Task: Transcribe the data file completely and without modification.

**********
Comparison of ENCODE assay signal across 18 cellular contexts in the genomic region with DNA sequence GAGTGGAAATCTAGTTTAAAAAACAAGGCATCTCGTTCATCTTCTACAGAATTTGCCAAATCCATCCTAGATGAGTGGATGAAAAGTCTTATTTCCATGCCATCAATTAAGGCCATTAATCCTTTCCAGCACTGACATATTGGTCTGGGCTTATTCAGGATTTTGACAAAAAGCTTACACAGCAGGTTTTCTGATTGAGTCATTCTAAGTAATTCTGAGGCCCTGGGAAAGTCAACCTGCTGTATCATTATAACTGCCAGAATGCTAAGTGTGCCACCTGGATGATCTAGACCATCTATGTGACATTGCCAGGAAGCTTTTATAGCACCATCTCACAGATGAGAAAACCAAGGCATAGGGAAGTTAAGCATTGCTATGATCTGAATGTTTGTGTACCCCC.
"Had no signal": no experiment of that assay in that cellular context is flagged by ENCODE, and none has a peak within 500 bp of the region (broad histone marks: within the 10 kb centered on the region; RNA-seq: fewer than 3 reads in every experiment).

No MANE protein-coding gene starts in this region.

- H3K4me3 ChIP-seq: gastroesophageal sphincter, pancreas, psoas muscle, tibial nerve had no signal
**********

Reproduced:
Comparison of ENCODE assay signal across 18 cellular contexts in the genomic region with DNA sequence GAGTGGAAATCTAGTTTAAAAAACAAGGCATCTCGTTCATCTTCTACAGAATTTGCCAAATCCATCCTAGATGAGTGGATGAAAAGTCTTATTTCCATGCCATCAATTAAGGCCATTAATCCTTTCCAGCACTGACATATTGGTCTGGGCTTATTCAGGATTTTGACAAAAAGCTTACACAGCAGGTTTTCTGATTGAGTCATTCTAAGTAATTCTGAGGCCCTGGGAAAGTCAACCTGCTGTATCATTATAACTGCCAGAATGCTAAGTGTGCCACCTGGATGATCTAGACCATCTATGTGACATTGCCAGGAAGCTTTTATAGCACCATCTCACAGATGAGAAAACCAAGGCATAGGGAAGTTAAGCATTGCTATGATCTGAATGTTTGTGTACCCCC.
"Had no signal": no experiment of that assay in that cellular context is flagged by ENCODE, and none has a peak within 500 bp of the region (broad histone marks: within the 10 kb centered on the region; RNA-seq: fewer than 3 reads in every experiment).

No MANE protein-coding gene starts in this region.

- H3K4me3 ChIP-seq: gastroesophageal sphincter, pancreas, psoas muscle, tibial nerve had no signal